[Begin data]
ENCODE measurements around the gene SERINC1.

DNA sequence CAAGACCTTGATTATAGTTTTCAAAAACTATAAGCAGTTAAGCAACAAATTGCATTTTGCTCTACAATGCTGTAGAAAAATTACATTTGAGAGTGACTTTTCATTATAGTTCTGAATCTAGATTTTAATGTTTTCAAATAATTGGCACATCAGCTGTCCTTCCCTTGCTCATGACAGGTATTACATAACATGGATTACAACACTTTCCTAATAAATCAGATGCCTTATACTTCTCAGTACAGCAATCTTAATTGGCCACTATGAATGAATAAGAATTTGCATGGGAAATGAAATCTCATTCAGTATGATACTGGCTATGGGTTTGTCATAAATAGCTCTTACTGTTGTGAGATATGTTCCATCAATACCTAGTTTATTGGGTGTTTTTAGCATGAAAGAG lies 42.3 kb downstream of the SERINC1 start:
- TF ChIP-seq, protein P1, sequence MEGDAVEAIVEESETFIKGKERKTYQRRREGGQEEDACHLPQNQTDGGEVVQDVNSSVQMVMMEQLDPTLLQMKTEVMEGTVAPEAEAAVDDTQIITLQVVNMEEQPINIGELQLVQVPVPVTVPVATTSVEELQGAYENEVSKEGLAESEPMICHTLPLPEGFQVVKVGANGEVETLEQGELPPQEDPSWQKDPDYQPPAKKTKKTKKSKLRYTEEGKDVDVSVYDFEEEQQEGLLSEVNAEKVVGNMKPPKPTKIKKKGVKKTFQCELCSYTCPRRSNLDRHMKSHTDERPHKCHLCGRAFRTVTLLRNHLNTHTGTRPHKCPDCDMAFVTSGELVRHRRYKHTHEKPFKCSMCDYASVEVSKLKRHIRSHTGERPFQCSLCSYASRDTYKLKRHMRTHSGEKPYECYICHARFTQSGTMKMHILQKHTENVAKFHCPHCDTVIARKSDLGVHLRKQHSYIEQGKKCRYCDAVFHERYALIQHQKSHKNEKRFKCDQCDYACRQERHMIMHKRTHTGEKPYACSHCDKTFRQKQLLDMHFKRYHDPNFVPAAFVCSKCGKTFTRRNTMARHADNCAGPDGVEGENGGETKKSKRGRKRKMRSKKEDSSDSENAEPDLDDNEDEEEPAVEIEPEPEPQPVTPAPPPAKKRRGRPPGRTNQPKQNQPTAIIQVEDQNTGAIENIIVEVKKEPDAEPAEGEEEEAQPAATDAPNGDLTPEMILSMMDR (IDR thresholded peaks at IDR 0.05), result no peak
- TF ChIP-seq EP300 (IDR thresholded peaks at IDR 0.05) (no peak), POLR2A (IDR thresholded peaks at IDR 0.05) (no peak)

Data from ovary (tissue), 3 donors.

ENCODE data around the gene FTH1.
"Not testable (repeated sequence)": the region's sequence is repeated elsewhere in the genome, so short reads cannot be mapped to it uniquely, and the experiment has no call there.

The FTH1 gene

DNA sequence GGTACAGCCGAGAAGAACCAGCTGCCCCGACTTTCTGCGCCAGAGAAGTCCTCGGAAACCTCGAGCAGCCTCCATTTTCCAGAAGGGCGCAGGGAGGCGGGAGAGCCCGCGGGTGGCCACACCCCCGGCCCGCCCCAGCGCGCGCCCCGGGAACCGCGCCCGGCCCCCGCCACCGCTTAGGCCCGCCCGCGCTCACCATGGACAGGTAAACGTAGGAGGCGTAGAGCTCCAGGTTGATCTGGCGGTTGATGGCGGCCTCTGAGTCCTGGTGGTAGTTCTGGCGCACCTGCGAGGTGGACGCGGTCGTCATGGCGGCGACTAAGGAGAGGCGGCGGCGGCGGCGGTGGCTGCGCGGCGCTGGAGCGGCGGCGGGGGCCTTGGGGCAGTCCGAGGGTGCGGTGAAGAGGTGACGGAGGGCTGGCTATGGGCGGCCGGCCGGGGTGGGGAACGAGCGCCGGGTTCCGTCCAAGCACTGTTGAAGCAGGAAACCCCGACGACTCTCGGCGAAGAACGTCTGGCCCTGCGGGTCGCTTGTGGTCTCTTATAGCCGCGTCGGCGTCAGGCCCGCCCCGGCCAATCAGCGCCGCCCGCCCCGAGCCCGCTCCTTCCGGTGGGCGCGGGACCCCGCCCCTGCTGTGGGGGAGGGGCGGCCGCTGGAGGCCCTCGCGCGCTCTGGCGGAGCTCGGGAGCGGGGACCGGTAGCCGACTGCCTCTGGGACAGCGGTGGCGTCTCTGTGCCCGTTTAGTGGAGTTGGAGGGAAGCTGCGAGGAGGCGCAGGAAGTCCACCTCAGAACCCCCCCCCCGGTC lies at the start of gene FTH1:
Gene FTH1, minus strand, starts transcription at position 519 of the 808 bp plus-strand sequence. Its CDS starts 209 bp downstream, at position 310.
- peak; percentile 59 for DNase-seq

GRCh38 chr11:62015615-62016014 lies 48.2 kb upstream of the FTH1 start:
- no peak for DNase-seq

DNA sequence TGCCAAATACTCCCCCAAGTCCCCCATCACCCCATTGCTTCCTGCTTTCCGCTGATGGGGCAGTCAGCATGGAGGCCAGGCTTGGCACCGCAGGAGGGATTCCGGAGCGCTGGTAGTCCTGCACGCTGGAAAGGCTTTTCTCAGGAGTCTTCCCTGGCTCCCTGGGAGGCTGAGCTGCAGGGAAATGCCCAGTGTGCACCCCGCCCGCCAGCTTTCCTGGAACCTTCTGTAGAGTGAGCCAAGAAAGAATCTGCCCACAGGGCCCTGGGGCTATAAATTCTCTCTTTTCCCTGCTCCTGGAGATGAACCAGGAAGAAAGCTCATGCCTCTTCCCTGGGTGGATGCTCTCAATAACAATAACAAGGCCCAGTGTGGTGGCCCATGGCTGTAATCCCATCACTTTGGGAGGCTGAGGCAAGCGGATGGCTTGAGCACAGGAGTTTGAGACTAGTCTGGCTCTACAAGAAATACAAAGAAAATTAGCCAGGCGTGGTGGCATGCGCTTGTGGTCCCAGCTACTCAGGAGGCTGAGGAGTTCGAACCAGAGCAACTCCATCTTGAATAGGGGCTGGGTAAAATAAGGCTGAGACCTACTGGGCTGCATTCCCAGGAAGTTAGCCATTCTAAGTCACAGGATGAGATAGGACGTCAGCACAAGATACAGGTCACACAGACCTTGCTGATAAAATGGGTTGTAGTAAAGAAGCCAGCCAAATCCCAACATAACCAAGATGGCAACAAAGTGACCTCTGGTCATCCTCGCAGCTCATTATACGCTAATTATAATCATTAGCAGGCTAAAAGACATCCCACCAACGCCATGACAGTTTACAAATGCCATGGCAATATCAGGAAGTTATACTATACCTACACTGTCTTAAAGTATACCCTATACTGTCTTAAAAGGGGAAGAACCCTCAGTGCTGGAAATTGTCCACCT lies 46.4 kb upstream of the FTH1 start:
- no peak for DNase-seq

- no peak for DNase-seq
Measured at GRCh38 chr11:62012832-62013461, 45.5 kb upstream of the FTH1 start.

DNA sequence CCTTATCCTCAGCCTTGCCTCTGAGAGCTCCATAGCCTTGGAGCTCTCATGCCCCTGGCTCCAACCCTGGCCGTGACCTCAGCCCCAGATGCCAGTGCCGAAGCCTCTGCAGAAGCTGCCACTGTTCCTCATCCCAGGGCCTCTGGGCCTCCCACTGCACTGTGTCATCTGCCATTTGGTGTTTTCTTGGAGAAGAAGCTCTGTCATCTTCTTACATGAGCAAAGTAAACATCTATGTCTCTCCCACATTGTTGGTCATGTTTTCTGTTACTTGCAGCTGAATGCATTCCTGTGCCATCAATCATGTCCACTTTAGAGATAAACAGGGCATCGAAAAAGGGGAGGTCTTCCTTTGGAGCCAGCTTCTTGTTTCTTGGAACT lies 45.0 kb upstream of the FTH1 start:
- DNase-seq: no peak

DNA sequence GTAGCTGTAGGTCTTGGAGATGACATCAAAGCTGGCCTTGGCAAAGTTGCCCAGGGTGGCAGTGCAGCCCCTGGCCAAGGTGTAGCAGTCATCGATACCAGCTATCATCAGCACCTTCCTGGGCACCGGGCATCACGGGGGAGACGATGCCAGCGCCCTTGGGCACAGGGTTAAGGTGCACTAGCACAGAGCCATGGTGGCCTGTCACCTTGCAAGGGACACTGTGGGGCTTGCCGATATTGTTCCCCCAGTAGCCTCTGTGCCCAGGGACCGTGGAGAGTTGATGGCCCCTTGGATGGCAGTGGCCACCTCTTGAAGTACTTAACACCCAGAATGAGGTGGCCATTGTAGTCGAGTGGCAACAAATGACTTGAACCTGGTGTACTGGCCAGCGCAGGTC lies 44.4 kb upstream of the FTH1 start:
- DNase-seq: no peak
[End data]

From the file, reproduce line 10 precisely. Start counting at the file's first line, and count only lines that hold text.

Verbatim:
Gene FTH1, minus strand, starts transcription at position 519 of the 808 bp plus-strand sequence. Its CDS starts 209 bp downstream, at position 310.